City, School Leaders Discuss School Safety

By Katie Friedman, Correspondant

As members of Maple Lake’s city council and school board assembled Tuesday, February 27, for a long-planned joint meeting at City Hall, the conversation was naturally dominated by a topic at the top of most Americans’ minds today: school safety.

“You’ve got everyone on pins and needles right now,” Superintendent Mark Redemske said, “and I don’t know where it’s all going to end.”

Now, along with drills for fire, tornadoes, and potential trouble at a nuclear power plant less than 10 miles away, students and staff are required by state law to practice five times each school year for an active shooter event. These days the school building uses a buzz-in system, and though 70-some security cameras are mounted throughout, they provide only an after-the-fact recording.

Redemske did not want to predict whether arming teachers would become a favored option, saying, “I know our current sheriff is against it. I feel pretty comfortable, myself, around firearms. But all it takes is one person to grab you from behind, somebody grabs the gun, and all of a sudden you have the wrong people with the gun. So, I don’t know what’s going to happen with that. But the main thing is we have safety issues every other school district has.”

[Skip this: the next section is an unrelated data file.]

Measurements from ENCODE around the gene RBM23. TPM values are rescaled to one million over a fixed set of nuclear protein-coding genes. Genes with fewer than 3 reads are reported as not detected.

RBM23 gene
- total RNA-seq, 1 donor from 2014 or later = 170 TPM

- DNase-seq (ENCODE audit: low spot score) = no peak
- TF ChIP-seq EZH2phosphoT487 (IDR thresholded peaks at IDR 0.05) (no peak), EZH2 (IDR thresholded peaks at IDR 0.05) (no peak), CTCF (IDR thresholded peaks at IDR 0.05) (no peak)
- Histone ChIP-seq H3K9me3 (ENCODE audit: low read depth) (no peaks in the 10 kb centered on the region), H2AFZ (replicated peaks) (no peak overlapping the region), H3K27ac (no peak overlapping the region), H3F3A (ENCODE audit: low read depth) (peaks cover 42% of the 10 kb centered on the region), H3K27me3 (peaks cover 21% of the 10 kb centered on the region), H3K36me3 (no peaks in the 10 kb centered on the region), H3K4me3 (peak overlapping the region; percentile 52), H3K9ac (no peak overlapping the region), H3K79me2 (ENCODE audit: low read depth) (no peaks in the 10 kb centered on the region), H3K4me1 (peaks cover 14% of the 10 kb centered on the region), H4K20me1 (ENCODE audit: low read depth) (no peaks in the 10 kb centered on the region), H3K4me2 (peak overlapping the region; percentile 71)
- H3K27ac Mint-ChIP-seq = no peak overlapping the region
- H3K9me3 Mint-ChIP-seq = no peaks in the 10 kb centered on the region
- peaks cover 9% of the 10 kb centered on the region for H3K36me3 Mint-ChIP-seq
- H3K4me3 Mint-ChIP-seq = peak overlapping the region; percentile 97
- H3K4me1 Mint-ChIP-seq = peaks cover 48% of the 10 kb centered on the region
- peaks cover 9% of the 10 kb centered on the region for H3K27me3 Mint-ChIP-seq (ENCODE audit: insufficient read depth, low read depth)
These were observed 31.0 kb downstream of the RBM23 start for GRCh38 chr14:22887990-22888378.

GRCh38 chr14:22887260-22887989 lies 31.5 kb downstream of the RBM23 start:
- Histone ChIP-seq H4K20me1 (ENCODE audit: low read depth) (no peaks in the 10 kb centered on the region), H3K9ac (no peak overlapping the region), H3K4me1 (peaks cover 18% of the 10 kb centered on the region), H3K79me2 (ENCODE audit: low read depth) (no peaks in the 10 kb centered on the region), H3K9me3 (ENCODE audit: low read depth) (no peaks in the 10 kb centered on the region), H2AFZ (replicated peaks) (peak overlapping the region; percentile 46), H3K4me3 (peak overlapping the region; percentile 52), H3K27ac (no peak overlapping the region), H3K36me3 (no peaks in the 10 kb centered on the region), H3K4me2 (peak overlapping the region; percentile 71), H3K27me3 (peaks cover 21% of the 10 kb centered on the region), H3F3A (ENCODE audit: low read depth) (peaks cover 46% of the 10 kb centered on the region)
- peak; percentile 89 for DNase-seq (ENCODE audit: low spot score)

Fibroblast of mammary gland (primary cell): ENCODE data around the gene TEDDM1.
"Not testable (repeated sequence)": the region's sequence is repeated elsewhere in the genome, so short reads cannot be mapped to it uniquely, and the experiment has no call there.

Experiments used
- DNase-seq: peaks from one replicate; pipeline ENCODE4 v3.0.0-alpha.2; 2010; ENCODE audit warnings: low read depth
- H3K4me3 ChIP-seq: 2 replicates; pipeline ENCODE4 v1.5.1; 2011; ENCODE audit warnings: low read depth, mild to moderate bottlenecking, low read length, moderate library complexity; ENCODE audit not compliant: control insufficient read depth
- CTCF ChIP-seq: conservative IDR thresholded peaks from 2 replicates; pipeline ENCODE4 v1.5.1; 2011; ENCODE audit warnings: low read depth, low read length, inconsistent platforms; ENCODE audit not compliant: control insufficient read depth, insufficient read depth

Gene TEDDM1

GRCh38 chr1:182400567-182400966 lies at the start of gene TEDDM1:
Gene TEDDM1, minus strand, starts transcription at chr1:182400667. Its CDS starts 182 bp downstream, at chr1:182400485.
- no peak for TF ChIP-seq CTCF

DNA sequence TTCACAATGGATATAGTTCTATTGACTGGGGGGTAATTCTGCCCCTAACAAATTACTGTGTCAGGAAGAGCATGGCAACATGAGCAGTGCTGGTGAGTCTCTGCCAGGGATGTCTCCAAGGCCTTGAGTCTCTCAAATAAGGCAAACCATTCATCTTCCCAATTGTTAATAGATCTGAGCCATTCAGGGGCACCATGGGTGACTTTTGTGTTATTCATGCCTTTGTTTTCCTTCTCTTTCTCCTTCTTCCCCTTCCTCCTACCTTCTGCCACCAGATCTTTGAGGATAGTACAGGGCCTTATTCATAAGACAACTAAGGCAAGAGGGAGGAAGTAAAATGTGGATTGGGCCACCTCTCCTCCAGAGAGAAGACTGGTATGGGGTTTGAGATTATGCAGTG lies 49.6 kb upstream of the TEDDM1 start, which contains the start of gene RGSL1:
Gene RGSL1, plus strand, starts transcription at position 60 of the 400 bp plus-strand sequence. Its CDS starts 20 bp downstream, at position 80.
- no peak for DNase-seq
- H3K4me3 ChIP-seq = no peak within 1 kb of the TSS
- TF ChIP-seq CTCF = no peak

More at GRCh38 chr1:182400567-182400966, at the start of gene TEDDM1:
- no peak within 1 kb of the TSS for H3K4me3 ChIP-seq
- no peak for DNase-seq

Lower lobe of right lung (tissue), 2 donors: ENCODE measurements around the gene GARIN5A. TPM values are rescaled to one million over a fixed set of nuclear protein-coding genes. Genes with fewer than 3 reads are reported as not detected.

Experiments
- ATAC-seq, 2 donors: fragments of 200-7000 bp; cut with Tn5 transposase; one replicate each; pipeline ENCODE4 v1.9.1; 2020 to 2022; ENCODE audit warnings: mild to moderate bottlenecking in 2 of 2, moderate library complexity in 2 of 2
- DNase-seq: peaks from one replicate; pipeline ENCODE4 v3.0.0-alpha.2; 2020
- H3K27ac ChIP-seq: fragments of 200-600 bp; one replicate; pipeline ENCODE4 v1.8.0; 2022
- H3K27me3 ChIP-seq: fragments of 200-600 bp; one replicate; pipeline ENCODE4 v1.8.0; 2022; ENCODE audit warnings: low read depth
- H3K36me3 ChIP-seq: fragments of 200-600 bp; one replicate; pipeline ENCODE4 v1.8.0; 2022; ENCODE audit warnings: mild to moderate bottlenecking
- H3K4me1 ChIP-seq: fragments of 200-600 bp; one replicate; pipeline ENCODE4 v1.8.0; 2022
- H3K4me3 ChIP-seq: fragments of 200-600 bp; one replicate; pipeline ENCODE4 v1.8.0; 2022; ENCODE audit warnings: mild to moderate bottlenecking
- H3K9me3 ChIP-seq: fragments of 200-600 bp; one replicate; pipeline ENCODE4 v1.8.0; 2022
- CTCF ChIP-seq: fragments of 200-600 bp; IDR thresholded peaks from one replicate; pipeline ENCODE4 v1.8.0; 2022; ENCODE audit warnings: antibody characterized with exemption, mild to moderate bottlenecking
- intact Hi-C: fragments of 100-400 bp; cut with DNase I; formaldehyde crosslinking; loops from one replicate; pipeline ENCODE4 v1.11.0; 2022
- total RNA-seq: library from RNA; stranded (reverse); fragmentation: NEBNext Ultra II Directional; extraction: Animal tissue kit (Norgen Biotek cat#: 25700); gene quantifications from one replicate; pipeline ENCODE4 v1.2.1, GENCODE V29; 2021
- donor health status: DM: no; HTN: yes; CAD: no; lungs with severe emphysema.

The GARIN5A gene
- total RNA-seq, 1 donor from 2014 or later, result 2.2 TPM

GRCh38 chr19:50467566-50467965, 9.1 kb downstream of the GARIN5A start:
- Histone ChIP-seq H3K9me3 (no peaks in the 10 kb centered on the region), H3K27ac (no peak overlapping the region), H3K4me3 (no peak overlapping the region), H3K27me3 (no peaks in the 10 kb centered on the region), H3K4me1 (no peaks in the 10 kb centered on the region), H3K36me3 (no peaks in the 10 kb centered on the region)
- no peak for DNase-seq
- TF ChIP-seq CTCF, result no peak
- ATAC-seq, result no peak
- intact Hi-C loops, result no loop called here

Even before last month’s Florida shooting and other plausible threats made against school districts closer to home, Redemske said that all of the county’s school superintendents had planned to meet with Wright County Sheriff Joe Haggerty and County Attorney Tom Kelly to discuss and coordinate strategies, and had done so one week previously. He had also been talking with State Representative Marion O’Neill in recent days to weigh in with thoughts on potential legislative measures to be crafted over coming weeks.

While Redemske described the school’s current resource officer, Jeff Fox, as “top of the line,” he said the district pays only for half-time coverage, with Fox present on school premises three days a week. In past years, he noted, the city had shared that cost and would be most welcome to do so again, should the council see fit. (Currently, the price of a fulltime deputy during the school year is $38,000. Records show that in 2006 the $24,000 cost was evenly split between the school and the city.) With hopes of extra security money for schools to be one product of this year’s legislative session, Redemske suggested the school and the city might want to revisit the subject once that is a known quantity, adding that Fox does not limit his activities to the school building and the that the city could benefit from extra coverage, as well.

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